The City of Brotherly Love is one again playing host to the BlackStar Film Festival,* which commenced its four day-long program of screenings, panels, talks and parties yesterday (August 2). The seventh annual convening maintains its roots in Black cinema, pushing its international reach beyond the United States with screenings of films from 14 countries (including Palestine and South Africa).
For the artists and cinephiles building community through film in Philadelphia—or social media—this weekend, the “Black Sundance” boasts a full line-up of screen projects. Here are five of the many films worth looking for after this weekend:
Directed by Menelek Lumumba and shot by cinematographer Hans Charles (“13th”), this narrative film about racism at an elite liberal arts college premiered at the festival yesterday. The “12 Angry Men”-inspired drama follows Mike, a socially isolated senior at his predominantly White New England institution, wrestling with an unspecified trauma while confronting the subtleties of racism at school. Things come to a head as the source of Mike’s despair is eventually revealed.
Keith McQuirter’s feature documentary explores the lives of Black children, adults and families who live in Wisconsin zip code that incarcerates the highest percentage (close to 62 percent) of Black men in the country. The 54-minute film spotlights the deeply personal effects of mass incarceration on communities.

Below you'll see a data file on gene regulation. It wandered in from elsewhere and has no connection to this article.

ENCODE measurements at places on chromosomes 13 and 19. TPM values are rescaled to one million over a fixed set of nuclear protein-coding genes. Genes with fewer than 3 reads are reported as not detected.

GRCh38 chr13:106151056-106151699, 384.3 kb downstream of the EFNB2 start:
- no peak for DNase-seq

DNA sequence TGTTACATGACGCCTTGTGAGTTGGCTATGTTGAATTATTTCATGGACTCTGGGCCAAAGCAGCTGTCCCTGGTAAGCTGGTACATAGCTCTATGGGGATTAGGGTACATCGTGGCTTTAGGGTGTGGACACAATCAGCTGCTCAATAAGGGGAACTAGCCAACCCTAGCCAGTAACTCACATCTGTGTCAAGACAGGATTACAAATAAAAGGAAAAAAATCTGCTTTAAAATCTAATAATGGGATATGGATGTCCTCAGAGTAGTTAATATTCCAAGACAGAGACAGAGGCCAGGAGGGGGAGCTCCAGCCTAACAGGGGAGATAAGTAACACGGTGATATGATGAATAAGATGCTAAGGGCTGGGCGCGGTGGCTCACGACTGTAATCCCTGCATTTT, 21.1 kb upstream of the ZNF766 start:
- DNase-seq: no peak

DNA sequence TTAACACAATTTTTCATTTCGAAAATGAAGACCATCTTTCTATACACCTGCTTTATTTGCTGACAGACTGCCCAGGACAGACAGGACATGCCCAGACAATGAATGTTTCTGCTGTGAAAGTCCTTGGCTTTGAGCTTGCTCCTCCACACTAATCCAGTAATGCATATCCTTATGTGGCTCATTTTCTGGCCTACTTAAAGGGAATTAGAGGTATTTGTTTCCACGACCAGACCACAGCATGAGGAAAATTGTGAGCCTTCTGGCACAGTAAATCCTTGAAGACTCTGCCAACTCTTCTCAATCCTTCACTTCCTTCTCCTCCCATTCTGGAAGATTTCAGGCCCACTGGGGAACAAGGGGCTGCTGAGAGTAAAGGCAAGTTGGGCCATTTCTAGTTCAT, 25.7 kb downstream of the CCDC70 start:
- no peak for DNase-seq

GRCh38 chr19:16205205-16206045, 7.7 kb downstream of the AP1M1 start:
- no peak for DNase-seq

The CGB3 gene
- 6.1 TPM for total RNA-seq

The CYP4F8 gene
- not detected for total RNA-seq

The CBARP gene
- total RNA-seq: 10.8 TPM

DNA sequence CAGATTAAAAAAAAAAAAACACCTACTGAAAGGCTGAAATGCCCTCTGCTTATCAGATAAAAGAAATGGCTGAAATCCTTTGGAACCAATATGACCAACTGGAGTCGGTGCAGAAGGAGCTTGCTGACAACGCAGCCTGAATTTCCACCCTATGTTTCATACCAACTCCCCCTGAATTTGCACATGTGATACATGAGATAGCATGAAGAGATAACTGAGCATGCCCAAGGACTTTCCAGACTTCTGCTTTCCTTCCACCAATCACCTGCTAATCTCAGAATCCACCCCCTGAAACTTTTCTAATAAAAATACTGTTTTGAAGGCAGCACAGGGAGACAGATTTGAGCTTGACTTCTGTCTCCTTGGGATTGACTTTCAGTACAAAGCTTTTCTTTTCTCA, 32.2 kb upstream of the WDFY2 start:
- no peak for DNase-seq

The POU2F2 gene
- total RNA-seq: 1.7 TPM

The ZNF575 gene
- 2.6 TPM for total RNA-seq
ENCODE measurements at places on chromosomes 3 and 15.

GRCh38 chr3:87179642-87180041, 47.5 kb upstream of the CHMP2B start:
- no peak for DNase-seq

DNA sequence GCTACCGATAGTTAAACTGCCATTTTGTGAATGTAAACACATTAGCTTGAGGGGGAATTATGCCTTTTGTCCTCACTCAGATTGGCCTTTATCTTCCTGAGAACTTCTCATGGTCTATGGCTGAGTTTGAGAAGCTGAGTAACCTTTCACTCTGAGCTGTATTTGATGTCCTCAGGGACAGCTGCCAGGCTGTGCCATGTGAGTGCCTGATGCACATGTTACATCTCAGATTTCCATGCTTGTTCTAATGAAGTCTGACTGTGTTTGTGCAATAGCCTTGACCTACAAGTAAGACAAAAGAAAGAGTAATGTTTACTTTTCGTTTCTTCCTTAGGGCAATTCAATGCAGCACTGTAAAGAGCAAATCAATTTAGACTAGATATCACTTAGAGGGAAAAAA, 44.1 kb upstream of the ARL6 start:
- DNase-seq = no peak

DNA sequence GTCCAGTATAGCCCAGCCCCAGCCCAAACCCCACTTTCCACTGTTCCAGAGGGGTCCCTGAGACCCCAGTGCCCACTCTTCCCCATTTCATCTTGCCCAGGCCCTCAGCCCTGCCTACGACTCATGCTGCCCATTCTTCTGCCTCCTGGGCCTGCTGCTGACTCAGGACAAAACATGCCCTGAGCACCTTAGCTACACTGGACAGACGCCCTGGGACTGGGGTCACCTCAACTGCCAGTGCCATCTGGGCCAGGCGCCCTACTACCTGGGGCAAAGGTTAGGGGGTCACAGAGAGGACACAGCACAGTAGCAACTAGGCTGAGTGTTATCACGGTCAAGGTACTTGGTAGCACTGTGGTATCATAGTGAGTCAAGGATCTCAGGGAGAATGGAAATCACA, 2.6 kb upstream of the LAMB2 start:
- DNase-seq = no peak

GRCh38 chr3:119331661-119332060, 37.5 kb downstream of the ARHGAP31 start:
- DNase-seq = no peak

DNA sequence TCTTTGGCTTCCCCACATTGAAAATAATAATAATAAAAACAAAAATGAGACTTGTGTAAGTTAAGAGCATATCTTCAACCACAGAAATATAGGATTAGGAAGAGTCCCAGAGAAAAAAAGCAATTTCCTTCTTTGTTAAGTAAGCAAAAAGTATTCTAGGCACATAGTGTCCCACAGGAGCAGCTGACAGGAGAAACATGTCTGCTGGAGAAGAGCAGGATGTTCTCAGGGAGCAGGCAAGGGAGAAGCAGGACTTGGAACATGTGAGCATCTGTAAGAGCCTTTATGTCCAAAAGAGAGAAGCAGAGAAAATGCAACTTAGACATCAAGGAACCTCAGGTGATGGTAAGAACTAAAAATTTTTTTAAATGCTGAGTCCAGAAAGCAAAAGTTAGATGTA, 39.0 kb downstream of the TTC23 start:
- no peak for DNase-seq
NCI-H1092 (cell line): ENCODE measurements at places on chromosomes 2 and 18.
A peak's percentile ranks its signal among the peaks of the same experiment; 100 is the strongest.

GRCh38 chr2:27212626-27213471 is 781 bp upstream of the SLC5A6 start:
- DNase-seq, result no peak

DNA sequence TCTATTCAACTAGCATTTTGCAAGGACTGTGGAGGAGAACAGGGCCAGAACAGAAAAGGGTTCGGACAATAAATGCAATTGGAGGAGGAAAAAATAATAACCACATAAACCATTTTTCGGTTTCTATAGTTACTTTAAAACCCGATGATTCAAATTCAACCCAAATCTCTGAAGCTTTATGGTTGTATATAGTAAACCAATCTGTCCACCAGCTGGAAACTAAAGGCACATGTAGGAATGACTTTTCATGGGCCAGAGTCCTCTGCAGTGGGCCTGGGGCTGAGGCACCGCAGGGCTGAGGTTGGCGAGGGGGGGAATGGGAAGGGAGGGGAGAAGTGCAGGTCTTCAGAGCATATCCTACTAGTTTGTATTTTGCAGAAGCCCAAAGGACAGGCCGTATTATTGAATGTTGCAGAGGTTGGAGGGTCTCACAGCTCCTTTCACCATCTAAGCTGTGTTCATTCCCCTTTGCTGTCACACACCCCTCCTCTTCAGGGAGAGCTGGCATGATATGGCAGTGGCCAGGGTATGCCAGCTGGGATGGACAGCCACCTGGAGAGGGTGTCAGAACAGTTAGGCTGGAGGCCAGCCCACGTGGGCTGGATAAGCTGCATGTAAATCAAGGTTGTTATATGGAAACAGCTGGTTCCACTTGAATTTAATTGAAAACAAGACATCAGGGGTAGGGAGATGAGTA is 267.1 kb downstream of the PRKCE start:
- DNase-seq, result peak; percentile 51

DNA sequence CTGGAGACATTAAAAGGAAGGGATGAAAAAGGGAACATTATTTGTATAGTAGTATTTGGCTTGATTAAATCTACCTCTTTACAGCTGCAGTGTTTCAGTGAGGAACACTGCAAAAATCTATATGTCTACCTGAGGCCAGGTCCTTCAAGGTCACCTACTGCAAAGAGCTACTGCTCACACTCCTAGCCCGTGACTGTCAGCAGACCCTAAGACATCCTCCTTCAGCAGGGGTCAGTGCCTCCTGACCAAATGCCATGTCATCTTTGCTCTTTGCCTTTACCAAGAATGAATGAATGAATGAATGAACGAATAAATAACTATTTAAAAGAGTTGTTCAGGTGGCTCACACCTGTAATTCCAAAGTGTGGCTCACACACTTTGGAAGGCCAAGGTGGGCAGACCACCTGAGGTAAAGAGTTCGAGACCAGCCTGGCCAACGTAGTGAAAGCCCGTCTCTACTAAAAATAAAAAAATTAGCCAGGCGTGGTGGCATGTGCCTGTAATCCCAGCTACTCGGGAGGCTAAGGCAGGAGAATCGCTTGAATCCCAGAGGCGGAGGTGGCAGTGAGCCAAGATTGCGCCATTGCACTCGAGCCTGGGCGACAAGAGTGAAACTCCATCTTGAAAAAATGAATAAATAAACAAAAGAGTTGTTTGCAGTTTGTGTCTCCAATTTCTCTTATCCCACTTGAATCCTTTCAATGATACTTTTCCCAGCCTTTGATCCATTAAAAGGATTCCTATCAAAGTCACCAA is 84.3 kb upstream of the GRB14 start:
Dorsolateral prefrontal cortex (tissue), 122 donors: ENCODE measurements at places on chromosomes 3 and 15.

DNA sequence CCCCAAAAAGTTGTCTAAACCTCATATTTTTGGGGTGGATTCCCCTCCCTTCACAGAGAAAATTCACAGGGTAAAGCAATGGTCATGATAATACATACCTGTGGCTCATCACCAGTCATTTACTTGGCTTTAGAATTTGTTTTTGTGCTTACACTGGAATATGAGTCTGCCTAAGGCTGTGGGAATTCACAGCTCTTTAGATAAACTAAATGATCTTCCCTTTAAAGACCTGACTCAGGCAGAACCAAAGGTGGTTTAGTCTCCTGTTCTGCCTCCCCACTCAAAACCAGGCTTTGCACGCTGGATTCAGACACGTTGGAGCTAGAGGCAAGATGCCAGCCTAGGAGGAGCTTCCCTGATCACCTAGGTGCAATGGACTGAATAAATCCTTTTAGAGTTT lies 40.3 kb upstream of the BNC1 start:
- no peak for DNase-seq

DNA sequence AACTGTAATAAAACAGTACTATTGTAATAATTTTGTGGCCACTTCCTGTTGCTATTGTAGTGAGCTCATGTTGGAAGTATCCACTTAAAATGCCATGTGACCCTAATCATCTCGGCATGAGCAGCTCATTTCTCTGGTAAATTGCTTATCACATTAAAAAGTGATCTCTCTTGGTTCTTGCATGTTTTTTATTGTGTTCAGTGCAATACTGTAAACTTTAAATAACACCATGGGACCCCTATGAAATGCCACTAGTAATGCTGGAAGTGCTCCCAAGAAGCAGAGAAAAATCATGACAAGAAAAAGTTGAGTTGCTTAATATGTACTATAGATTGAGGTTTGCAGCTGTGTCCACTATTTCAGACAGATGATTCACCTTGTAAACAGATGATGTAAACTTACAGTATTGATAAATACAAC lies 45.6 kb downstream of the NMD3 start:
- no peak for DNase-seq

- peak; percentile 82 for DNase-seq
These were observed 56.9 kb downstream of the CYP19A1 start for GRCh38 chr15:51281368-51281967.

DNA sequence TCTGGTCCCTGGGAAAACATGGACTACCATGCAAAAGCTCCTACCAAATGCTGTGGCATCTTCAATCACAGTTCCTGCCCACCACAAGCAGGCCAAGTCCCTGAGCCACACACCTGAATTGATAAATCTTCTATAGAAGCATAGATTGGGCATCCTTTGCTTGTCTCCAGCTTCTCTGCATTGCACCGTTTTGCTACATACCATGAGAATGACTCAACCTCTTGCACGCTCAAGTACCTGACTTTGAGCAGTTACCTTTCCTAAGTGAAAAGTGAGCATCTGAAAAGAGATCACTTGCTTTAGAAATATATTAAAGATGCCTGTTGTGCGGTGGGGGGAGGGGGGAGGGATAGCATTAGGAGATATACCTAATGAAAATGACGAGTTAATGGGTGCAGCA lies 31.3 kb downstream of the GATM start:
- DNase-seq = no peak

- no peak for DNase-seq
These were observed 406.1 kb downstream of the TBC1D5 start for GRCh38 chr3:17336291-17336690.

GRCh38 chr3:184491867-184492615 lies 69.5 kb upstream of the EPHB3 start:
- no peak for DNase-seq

Shaz Bennett draws from her experiences with drag culture and homophobic violence for her first feature film about a working-class Alaskan of color (Martin L. Washington Jr., “Glass”) who seeks liberation through boxing and drag performance.
This documentary revisits the Soweto Uprising of 1976 in which thousands of Black South African students assembled to protest the White nationalist apartheid regime’s imposition of Afrikaans in schools. Former activists and other South Africans revisit the uprising, during which government forces shot and killed over a hundred protesting students as chaos and repression engulfed the township.
Racial justice organization Color of Change presents the Philly premiere of this documentary on Sunday (August 5). The 80-minute film chronicles how journalist Assia Boundaoui uncovered one of the largest counterterrorism probes that the FBI conducted before 9/11, as well as the investigations traumatizing impact on her Arab-American community in Chicago.
*Colorlines editorial director Akiba Solomon has served on the advisory board of BlackStar.